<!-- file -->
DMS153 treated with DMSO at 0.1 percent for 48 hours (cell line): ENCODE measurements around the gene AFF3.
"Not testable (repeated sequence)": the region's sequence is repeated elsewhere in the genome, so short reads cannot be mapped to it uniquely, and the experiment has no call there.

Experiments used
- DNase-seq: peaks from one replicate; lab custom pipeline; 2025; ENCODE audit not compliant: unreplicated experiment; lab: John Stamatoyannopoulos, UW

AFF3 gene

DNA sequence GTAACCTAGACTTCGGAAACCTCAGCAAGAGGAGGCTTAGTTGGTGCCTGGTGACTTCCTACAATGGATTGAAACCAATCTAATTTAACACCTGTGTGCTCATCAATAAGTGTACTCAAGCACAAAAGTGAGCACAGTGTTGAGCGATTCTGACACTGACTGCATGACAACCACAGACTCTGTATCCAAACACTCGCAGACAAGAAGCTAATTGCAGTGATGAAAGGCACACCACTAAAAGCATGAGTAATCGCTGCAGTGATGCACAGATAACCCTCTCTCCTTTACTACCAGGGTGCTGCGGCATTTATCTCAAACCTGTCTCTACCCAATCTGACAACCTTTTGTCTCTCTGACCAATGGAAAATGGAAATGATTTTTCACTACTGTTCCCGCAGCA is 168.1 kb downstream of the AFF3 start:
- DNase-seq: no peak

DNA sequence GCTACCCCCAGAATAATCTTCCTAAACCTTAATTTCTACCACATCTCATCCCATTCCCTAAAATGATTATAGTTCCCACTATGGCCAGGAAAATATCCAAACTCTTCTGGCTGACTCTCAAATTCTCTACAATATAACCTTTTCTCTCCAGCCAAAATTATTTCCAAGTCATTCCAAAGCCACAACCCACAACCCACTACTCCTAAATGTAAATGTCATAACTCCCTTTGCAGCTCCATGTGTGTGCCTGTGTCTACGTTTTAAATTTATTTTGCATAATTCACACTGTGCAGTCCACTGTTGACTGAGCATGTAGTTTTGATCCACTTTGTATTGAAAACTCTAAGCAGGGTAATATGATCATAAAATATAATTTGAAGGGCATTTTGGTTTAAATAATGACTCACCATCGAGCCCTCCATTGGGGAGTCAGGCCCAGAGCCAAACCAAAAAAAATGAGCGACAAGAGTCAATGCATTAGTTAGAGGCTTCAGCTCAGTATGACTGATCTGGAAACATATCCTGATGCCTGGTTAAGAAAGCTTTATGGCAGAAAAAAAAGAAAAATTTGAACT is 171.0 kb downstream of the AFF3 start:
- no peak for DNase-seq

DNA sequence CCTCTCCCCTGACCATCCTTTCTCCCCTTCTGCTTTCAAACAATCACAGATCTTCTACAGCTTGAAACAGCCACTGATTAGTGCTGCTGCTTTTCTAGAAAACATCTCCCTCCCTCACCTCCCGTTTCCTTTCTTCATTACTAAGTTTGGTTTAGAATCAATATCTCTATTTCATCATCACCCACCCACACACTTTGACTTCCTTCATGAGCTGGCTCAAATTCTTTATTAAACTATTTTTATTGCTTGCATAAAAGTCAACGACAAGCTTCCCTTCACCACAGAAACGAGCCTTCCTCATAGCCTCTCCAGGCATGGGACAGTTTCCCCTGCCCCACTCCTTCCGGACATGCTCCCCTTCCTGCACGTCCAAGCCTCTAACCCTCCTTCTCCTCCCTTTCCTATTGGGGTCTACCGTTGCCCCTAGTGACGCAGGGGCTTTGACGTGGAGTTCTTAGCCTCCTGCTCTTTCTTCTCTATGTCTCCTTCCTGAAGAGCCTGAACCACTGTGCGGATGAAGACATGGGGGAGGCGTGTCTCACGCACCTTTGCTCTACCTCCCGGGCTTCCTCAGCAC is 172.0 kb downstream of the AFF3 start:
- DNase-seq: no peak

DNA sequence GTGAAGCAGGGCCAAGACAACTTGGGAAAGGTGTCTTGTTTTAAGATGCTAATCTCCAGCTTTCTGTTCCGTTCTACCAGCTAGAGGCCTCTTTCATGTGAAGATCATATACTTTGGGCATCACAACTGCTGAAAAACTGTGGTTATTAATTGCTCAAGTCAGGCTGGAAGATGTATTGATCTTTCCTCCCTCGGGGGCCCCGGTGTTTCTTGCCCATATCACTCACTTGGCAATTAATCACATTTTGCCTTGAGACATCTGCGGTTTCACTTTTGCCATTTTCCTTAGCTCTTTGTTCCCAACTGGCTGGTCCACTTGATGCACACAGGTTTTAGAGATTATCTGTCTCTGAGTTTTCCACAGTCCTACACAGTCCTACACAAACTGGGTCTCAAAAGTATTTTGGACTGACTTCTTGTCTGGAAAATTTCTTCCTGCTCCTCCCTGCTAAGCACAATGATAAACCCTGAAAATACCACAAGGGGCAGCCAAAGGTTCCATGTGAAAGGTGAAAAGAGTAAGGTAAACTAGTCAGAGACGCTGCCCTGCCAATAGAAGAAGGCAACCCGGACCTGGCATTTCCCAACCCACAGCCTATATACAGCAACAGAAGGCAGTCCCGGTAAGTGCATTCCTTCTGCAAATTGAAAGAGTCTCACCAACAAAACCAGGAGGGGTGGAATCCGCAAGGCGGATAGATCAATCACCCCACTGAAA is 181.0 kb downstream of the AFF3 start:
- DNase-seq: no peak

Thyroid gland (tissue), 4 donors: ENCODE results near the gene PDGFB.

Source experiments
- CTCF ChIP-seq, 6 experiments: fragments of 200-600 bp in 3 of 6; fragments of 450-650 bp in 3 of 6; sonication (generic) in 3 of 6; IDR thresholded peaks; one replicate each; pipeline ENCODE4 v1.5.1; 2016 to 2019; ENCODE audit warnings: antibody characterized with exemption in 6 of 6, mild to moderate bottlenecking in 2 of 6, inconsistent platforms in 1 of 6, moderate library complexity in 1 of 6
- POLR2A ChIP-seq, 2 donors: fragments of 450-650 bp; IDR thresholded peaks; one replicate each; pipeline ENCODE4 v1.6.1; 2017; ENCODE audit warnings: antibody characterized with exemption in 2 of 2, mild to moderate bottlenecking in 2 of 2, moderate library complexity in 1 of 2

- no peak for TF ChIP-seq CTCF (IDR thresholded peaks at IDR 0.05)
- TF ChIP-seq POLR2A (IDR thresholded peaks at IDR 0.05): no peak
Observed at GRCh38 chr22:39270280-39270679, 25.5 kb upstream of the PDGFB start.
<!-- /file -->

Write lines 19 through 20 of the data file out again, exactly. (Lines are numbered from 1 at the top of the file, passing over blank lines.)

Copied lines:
- TF ChIP-seq POLR2A (IDR thresholded peaks at IDR 0.05): no peak
Observed at GRCh38 chr22:39270280-39270679, 25.5 kb upstream of the PDGFB start.